Date Tags energy / chi

Chi (pronounced chee) is the fundamental principle without which Feng Shui (or you and me for that matter) can’t exist. This Chinese word has no direct English translation; instead, it refers to several meanings at once: cosmic energy, life force, breath, and vapor. (In this book, when I say energy, I’m referring to chi.) Chi is the invisible energy that animates all living things. It flows continuously through pathways (or meridians) in your body (the practices of acupuncture and Oriental medicine are based on these flows; if chi were to stop flowing through you for even one second, you’d cease to exist (at least in human form). Chi also flows through your home and through the Earth, the heavens, the atmosphere, and the cosmos. (Based on Chinese folklore, energy channels that run inside the Earth are called dragon veins. These veins are similar to the body’s energy meridians, and the chi that flows through them is metaphorically called the breath, or energy, of the dragon.)

The flow of chi in your environment affects every aspect of your life: your health, your outlook, your decision making, and even your sex life. The flow of chi in turn is influenced by the interior and exterior elements of your physical environment. Colors, shapes, orientation, lighting, objects and their positions and arrangements, the use of space, the degree of cleanliness, and many other factors all affect and collectively determine your home’s energy flow. And this flow (or lack thereof) affects you continually, conditions your experience in your home and workplace, and significantly influences your future for good or for ill. Millions of people worldwide and thousands of people with whom I’ve worked over the years are applying the principles and practices of Feng Shui in their daily lives and are experiencing positive results. Whether you prefer the philosophical approach to understanding chi (“This whole chi metaphor really gives me a useful new way to look at and reorganize my life”) or you take the tangible route (“Whoa, I’m really feelin’ something here”), you can receive profound and practical benefits by arranging your living and working environments according to Feng Shui principles. Start by examining the ways that your body absorbs chi on a daily basis. Chi comes to you from multiple environmental sources that include:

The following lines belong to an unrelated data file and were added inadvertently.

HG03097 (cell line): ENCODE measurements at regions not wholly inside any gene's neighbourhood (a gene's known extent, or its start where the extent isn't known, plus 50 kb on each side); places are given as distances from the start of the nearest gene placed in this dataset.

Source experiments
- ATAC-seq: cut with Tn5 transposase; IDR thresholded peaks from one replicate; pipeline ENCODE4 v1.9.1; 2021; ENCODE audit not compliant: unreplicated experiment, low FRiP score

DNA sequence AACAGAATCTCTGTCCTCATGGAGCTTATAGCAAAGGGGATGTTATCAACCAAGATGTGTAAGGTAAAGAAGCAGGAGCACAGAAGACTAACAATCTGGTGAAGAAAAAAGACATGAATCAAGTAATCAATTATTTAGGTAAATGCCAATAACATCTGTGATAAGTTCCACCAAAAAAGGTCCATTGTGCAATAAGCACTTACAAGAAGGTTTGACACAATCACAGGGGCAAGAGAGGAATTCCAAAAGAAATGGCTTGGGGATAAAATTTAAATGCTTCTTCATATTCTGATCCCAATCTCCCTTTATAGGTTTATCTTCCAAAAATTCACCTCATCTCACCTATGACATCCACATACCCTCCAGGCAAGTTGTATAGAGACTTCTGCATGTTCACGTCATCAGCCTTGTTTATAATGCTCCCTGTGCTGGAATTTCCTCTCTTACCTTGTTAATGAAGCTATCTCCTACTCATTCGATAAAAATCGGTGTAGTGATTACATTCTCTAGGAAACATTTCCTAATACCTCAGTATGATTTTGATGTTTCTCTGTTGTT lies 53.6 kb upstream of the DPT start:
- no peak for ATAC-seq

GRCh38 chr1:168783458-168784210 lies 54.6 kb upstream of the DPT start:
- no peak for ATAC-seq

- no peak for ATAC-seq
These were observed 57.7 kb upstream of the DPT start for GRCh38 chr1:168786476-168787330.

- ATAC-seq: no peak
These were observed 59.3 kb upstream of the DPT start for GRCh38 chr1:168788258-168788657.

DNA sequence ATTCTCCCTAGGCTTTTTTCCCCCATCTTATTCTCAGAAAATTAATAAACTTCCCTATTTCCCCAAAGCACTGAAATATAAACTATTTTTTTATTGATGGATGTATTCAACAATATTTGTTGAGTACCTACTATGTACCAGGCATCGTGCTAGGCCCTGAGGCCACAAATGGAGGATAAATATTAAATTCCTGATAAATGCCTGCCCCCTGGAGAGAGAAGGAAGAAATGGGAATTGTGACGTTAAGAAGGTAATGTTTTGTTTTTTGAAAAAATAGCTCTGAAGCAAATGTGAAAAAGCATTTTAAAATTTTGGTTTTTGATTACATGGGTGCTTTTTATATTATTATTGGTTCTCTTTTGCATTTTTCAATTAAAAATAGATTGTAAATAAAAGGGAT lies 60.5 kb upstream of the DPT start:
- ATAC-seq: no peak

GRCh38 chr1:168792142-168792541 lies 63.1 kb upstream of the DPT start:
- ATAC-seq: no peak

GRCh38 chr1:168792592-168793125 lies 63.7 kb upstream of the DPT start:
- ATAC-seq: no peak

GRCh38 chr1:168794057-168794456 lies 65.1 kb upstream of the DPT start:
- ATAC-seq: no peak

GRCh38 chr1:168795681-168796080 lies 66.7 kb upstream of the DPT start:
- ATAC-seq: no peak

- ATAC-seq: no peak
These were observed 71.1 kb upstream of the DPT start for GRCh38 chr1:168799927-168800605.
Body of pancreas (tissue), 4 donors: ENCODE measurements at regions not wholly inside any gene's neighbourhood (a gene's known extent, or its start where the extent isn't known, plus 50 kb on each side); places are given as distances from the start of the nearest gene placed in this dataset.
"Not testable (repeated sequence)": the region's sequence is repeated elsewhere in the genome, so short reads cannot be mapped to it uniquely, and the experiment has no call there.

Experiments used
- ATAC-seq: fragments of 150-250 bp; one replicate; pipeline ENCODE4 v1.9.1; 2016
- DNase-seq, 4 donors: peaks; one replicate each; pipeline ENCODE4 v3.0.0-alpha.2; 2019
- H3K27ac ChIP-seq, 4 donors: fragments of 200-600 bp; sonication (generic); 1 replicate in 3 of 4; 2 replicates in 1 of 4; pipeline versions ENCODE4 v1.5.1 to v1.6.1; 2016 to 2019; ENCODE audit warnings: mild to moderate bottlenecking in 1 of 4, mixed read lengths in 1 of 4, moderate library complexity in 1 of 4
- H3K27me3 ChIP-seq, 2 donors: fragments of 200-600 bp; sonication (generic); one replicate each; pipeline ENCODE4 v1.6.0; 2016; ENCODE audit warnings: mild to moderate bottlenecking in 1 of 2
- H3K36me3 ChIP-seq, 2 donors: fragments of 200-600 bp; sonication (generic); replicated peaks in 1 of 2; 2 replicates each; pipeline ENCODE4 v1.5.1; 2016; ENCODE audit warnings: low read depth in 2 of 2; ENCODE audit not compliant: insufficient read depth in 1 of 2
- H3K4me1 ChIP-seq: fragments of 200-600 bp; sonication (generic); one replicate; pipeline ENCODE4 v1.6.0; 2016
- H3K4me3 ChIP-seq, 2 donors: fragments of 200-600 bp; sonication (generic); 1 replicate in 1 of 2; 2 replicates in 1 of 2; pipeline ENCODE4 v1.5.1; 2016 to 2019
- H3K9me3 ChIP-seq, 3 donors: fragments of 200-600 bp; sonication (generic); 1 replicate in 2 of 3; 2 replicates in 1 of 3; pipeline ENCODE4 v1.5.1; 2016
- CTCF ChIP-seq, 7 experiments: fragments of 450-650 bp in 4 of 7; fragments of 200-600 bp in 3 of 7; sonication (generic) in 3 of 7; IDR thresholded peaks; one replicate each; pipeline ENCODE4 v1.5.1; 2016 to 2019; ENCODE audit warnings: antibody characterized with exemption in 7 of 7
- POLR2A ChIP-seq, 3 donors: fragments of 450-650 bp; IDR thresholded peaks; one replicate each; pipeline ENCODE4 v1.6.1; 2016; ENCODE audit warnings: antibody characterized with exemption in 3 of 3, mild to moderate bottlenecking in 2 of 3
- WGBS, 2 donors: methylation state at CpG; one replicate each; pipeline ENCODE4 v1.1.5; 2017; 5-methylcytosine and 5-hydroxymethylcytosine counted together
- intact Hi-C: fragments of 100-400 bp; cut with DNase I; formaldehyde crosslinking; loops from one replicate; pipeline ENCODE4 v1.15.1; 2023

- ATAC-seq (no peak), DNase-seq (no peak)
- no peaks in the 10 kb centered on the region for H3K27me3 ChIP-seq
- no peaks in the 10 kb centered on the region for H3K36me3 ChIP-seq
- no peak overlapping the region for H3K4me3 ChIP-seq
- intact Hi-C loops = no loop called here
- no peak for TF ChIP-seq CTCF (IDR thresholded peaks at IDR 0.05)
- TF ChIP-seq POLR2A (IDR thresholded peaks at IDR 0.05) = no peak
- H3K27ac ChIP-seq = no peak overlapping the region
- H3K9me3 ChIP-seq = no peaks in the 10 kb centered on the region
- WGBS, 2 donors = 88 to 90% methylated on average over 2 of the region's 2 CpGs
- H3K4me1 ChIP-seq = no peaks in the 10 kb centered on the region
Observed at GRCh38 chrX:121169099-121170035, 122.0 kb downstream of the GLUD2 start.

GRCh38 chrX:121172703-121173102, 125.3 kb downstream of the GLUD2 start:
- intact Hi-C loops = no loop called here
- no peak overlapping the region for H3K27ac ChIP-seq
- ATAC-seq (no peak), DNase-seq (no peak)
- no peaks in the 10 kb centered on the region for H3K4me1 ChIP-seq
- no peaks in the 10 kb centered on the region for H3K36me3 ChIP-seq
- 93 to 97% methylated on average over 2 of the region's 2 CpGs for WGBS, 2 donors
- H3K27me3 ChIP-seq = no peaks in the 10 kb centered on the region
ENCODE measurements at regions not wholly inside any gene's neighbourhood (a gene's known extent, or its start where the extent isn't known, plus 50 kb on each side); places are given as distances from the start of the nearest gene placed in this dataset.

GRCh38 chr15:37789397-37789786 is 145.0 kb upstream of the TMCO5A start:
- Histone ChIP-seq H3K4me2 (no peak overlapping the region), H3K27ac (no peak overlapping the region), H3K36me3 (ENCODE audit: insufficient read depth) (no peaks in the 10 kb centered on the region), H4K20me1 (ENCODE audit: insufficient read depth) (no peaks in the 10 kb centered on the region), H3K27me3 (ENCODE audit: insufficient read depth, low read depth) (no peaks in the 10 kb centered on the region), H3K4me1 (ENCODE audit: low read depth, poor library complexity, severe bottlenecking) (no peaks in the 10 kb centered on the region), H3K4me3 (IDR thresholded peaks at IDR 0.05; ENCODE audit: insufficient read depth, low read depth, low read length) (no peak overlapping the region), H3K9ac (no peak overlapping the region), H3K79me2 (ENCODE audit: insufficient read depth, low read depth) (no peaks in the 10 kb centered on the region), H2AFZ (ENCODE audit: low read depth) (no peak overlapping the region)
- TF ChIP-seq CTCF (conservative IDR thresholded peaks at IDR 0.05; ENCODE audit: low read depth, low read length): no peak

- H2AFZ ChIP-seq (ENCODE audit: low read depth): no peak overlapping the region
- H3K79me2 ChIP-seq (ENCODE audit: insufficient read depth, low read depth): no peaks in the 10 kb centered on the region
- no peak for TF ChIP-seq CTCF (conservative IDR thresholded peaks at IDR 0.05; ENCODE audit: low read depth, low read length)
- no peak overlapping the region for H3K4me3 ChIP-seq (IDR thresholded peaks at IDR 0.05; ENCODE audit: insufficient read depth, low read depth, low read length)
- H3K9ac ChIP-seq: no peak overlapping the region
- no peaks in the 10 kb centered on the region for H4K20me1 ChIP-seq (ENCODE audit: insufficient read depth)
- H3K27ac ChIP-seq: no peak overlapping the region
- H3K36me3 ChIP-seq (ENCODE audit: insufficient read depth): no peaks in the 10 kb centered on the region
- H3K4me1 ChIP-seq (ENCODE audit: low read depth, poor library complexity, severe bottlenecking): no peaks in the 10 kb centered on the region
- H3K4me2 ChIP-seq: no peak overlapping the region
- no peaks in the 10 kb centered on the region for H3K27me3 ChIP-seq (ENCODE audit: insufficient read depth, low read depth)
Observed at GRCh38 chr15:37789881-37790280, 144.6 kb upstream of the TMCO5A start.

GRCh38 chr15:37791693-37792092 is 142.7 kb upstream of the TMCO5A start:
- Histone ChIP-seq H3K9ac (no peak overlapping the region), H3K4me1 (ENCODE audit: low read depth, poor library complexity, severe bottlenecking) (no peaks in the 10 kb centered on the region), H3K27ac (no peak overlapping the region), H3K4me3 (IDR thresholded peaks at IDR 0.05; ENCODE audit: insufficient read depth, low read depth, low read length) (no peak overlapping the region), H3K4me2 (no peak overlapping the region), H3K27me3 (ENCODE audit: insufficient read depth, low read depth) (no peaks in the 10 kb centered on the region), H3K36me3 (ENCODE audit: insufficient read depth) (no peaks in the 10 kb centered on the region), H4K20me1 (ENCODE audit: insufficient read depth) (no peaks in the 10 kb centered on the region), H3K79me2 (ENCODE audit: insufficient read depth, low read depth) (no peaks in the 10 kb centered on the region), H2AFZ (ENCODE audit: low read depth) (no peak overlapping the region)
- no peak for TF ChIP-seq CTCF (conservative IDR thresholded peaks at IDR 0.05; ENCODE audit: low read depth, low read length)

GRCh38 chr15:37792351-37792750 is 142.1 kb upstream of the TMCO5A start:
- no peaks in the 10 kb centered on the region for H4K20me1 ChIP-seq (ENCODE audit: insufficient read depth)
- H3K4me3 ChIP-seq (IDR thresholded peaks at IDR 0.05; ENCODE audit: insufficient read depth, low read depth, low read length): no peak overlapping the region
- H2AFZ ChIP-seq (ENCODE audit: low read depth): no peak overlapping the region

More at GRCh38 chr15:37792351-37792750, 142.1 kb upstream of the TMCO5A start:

• The food you eat
  • The air you breathe
  • The water you drink
  • The land and its vegetation
  • The Sun, Moon, and other celestial bodies
  • Your living environment
  • Your working environment
  • Your relationships

These multiple sources in the environment supply your body with energy (chi) to sustain itself. Your body then transforms that energy and directs it into multiple activities: digestion, breathing, moving, thinking, working, sensing, worrying, complaining, watching TV, and a myriad of other human activities. But all of these activities are powered by the same basic energy that flows through your system, your environment, and the universe itself.